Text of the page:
Hoi An: The Food Capital of Vietnam
Commonly known as the "lantern city", this charming port town has become a destination for backpackers, beach goers, foodies, and fashion enthusiasts. As the mid point between the Northern and Southern providences, Hoi An’s culinary scene features flavors from those two distinct cultures in addition to French, Chinese, and Japanese influence.
Over the past two weeks I've been eating, exploring, and teaching a nutrition course in my favorite city in Southeast Asia; Hoi An, Vietnam. The small town sits on the central coast of the country, 3 hours south of the city of Hue, which was the capital of Vietnam up until 1976 when it was moved to the northern city of Hanoi. Between the 15th and 19th centuries, Hoi An was an important shipping port for the region, and in 1985 it was named a UNESCO heritage site in order to protect its traditional infrastructure. Now, the river that runs through the center of old town is often covered with floating paper lanterns in the evening, and fisherman and sailing fruit vendors during the daytime.
Hoi An is known for having some of the best food in the country, exemplified by its myriad of street food vendors and night markets. As the mid point between the Northern and Southern providences, Hoi An’s food scene features flavors from those two distinct cultures in addition to French, Chinese, and Japanese influence.
It comes as no surprise that the majority of Vietnamese cooking involves some variety of rice noodles. Rice is by far the country’s most important crop, and rice farms cover the perimeter of the town. Just like Hanoi has its Phở, each province of Vietnam has its own distinct noodle dish. Hoi An’s dishes are Cao Lầu and Mì Quảng, and much to my misfortune, cannot be found anywhere else in the world.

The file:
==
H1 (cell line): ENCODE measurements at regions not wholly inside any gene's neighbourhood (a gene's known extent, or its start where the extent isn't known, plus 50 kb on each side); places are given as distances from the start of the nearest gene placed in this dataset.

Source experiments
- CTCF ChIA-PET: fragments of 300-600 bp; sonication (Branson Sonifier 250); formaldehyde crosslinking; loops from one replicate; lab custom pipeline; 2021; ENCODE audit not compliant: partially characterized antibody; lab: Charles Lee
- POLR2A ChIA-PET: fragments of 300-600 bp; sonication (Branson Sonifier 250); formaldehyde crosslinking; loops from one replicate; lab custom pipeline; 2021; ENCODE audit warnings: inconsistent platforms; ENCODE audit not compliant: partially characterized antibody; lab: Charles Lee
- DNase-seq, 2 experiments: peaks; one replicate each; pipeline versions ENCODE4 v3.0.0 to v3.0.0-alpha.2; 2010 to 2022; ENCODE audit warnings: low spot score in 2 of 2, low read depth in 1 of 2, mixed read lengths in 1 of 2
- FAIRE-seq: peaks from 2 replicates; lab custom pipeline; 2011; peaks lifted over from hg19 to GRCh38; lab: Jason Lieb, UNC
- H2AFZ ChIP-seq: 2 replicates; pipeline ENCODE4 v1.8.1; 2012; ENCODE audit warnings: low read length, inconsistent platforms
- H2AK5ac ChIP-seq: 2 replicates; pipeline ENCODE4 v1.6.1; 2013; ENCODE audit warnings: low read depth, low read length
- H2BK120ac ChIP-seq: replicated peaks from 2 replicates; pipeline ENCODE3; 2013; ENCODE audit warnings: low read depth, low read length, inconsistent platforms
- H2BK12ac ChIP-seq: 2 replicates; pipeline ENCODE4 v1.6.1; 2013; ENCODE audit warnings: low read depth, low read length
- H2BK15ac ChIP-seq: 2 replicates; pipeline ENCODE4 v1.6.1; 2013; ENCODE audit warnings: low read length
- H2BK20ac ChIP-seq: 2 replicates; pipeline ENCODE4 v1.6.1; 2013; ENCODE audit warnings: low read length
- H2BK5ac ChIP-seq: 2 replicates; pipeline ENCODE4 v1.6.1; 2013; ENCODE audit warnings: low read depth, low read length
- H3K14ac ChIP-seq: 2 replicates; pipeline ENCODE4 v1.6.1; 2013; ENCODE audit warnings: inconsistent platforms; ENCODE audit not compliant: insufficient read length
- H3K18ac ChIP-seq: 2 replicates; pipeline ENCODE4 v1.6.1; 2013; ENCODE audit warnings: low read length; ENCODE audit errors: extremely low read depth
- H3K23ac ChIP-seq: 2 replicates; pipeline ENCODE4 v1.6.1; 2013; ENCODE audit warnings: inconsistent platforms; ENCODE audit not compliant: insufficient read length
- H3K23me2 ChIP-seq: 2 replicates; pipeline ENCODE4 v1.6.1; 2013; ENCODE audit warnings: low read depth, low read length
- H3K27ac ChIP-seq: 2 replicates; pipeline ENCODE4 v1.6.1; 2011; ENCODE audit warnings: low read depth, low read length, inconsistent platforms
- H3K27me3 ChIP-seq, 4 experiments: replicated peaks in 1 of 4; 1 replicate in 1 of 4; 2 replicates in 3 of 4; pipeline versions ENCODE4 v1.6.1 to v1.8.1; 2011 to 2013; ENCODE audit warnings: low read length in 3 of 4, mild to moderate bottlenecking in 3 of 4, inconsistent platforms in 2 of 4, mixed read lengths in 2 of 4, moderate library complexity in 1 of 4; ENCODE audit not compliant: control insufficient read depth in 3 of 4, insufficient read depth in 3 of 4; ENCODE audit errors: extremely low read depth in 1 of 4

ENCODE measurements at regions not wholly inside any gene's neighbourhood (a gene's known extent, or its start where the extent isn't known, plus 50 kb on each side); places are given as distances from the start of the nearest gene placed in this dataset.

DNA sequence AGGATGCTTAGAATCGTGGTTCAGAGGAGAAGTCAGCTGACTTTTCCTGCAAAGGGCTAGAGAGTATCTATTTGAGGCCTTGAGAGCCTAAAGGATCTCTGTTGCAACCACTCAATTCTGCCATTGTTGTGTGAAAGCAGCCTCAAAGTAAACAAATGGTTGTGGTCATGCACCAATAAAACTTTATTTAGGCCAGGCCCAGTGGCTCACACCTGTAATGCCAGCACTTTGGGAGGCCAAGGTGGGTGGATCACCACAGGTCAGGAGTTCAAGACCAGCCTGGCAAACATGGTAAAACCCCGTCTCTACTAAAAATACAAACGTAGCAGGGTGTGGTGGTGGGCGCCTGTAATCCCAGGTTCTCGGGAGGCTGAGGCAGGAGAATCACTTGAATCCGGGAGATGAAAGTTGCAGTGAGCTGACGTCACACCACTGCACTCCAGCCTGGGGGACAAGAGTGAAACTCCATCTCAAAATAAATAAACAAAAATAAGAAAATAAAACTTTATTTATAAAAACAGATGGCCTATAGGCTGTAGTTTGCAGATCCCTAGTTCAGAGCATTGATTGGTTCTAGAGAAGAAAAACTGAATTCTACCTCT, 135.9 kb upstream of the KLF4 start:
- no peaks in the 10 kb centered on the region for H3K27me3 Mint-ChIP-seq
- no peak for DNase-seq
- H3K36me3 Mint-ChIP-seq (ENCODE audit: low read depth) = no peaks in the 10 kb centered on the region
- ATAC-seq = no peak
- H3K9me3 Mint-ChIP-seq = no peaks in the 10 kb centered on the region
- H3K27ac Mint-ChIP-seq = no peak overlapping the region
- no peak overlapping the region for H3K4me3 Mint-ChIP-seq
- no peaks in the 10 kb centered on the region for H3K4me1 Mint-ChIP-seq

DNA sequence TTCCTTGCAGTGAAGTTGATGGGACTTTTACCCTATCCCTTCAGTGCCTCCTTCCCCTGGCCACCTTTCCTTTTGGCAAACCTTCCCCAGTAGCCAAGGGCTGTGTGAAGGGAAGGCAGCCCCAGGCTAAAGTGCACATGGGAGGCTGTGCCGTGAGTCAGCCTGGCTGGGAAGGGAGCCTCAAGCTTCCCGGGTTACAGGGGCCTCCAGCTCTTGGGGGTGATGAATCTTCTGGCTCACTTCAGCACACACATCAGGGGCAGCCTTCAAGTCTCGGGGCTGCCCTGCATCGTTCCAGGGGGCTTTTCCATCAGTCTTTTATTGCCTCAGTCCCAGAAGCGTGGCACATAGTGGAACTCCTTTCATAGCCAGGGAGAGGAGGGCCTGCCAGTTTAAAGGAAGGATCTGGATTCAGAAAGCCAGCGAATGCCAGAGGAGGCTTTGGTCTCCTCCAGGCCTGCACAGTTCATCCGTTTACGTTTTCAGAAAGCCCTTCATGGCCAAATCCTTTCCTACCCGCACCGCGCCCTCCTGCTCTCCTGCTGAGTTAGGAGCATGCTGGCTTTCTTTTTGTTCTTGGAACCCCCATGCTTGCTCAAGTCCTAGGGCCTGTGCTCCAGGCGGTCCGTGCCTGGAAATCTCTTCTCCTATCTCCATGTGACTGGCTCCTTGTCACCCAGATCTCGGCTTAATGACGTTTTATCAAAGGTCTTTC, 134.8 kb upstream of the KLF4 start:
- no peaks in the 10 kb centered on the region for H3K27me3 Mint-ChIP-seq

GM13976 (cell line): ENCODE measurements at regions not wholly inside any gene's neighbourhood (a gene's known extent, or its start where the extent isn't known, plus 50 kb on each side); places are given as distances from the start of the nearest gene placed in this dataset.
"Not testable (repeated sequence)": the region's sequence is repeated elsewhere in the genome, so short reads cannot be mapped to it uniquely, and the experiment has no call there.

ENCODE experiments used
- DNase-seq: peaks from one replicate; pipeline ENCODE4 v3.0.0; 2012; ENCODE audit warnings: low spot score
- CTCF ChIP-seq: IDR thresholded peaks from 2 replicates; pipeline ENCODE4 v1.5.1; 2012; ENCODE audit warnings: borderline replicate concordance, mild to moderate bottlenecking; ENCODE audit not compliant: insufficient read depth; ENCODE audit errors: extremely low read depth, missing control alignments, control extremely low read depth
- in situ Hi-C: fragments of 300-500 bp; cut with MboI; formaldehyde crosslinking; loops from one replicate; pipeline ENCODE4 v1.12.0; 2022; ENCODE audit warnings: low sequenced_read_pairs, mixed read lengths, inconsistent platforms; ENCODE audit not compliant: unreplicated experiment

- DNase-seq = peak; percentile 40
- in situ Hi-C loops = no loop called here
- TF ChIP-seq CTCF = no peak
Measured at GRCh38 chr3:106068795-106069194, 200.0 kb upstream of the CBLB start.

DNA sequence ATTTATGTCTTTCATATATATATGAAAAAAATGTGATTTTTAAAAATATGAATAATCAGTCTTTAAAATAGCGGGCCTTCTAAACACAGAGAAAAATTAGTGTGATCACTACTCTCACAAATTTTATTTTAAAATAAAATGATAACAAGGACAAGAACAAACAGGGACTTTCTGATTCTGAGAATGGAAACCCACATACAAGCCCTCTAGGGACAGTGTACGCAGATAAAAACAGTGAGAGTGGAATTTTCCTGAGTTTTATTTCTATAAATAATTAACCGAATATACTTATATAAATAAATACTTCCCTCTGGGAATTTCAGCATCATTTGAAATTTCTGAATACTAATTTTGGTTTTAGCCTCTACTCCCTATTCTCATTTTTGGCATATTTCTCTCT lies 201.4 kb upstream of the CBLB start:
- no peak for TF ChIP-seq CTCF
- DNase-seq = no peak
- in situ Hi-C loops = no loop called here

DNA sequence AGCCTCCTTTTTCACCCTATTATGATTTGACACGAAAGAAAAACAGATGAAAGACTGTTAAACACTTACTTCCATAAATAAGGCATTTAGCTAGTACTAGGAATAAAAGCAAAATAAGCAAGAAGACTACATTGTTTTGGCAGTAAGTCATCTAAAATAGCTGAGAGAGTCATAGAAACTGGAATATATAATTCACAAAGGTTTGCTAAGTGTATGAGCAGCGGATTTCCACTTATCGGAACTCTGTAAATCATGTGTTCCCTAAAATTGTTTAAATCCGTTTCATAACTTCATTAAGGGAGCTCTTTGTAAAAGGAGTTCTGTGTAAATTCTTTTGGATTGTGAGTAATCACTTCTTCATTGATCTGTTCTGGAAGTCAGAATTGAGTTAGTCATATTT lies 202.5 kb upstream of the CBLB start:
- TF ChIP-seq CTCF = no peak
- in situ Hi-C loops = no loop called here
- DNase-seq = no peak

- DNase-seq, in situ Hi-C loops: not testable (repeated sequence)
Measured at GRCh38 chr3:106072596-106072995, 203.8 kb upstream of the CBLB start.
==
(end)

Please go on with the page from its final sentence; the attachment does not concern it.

Cao Lầu consists of noodles made from fresh rice, while other types of noodles are made from older rice grains. The noodles themselves are thicker than others found in the region, and have a unique chewy texture and dark caramel color. The noodles are topped with barbecued pork, pork crackling, bean sprouts, and fresh herbs before being tossed with a small ladle of a pungent soy sauce and pork stock sauce.
Mì Quảng gets its name from Vietnam’s central Quang province, where Hoi An is located. The dish consists of yellow rice noodles topped with seafood, quail eggs, and plenty of fresh herbs and lime. The noodles in this dish are softer than those in Cao Lầu, and slightly flatter and wider. Both of the dishes are offered on every street corner, and usually cost around 40,000 Dong (Vietnamese currency) or about $1.75. USD.
If the food wasn't enough of a reason to visit this fantastic city, fashionistas should get on Expedia because Hoi An may be the cheapest place in the world to get custom made clothing. Hoi An is the textile capital of Southeast Asia, and is packed with expert tailors and seamstresses offering unbelievably low prices for custom made suits, gowns, leather jackets, shoes, handbags, bathing suits, you name it. All made to order within a day or two. It became a particular hobby of mine to sit on the steps to my hostel and watch as the male backpackers, who several days prior looked like they hadn’t showered in weeks, walked up in their three piece custom made suits looking dapper as ever. Professionals from all over the world fly to the city each year to pick up a new wardrobe for a fraction of the price of what they would spend back home (flight cost included).
Hoi An’s charming landscape and vibrant food and clothing industries make it a perfect destination for solo or group travels. Travelers fly into Da Nang Airport and take a taxi 45 minutes to Hoi An.